I owe Parenthood an apology, not that it does anyone any good at this point. I was slow to come on board with the show, from Jason Katims of Friday Night Lights, when it debuted, and it was well into the first season that its rambling, low-key charms really grew on me. Since then, while the show has never been in my top tier of TV series—some of its many, many storylines are powerful, others I can live without—it’s proved a suitable successor to FNL in the genre of humane tearjerkers about everyday life. But I tend to fall behind and catch up in binges, so I rarely blog about it here.
And it’s possible I may not get another chance. Last night was the season three finale of Parenthood, and depending on NBC’s fortunes and the relative performance of its other shows, it could have been a series finale as well. “My Brother’s Wedding,” accordingly, worked to give a suitable possibly-closing moment for most of the characters and storylines, without definitely ending them. Maybe most effective, while also problematic, was Crosby’s wedding with Jasmine, and his falling-out and reconciliation with Adam.
Crosby was possibly my least favorite Parenthood character early on, but I’ve gotten more and more interested in him, as the show has given him a journey, from a boy-man avoiding responsibility to a man determined to set down some roots. The wedding itself was moving, and I loved the characteristic, improvised way it came together, under the direction of Zeek, handing out jobs as if picking out positions for a family softball game. (Love the way he mispronounced “chuppah”—the status of the Bravermans as secular part-Jews, disconnected from the traditions but not wanting to totally part with them, is one of those from-life details Parenthood gets so well.)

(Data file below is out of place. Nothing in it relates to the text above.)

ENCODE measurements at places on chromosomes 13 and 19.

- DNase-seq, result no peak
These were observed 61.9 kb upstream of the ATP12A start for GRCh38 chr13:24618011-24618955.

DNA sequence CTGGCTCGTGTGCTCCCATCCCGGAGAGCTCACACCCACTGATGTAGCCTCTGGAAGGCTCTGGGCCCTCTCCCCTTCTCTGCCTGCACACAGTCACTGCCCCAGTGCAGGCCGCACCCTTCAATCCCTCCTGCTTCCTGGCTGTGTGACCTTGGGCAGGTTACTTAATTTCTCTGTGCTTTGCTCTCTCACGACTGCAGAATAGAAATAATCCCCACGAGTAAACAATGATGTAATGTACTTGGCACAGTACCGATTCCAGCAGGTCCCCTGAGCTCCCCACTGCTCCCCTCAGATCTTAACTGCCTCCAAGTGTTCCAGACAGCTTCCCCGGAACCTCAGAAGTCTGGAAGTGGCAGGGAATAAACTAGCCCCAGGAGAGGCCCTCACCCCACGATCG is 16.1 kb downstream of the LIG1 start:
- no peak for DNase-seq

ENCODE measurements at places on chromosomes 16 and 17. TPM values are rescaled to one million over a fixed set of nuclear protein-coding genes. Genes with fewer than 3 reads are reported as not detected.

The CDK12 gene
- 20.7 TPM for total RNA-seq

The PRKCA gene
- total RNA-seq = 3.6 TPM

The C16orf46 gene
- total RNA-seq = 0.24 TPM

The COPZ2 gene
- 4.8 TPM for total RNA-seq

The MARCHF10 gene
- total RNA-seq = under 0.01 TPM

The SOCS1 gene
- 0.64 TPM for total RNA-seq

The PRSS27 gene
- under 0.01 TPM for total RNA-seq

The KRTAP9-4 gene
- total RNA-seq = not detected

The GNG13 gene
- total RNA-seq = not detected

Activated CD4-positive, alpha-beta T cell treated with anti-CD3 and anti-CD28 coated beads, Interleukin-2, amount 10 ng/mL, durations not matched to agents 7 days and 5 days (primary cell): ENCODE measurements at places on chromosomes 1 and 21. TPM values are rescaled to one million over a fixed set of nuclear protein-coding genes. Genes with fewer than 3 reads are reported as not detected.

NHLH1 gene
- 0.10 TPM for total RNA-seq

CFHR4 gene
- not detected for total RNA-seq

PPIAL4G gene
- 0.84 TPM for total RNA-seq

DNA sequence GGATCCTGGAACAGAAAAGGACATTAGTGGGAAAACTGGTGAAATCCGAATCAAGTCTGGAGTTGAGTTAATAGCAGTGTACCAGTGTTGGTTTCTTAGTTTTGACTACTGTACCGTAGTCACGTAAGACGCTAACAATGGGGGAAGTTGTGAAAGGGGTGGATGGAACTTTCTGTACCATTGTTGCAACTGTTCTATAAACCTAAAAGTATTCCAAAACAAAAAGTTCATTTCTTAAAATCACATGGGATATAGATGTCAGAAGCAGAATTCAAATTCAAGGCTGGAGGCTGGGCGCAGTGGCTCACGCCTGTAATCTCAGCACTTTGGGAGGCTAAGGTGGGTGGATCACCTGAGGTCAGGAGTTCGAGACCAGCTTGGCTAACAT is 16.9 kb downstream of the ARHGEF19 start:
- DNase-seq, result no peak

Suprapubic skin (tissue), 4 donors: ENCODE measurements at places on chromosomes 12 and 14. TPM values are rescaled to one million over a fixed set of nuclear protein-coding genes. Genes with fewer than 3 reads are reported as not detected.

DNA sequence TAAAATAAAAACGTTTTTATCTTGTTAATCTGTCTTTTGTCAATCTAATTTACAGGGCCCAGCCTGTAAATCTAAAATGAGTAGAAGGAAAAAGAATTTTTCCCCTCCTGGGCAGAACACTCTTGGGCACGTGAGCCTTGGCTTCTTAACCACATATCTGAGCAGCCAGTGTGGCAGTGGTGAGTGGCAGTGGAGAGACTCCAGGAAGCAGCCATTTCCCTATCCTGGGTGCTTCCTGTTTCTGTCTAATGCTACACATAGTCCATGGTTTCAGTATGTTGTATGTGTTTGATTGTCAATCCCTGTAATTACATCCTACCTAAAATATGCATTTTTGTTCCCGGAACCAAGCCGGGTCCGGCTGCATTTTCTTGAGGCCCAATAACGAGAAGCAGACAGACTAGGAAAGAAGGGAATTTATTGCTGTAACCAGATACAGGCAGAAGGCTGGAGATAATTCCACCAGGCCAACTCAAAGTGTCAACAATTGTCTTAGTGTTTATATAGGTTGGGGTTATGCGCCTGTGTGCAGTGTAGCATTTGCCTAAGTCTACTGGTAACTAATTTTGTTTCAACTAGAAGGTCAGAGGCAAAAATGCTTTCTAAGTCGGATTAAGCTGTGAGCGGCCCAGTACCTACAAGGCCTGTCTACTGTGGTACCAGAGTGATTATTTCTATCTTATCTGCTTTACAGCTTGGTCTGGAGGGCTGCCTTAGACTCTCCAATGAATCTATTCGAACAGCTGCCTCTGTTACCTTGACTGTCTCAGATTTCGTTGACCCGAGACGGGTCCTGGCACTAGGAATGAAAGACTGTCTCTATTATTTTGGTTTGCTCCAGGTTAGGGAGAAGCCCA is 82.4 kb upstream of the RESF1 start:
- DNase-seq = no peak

The resolution of the Luncheonette dilemma was less convincing, as Alan Sepinwall noted in his review earlier today. I don’t necessarily doubt that Adam would have torn up that napkin, regardless of how much his family needed the money—maybe I wouldn’t have done it, but I buy that he would have. But I don’t buy that it would have been so easy, or that it would come without doubt and consequences, or that he (seemingly) would not have really talked it over with his wife. (Actually, impetuously turning down a life-changing offer for emotional reasons, without consulting the people it would affect, seems less like something Adam would do an more like Peter Krause’s Six Feet Under character, Nate.)
But overall, I liked how the season/series finale gave characters from Sarah to Julia a chance to close their chapters while, at least potentially, setting interesting next chapters. If, that is, another season comes to pass. If not, I appreciate what we got from Parenthood: even, as happens with families, I didn’t say it out loud as much as I should have.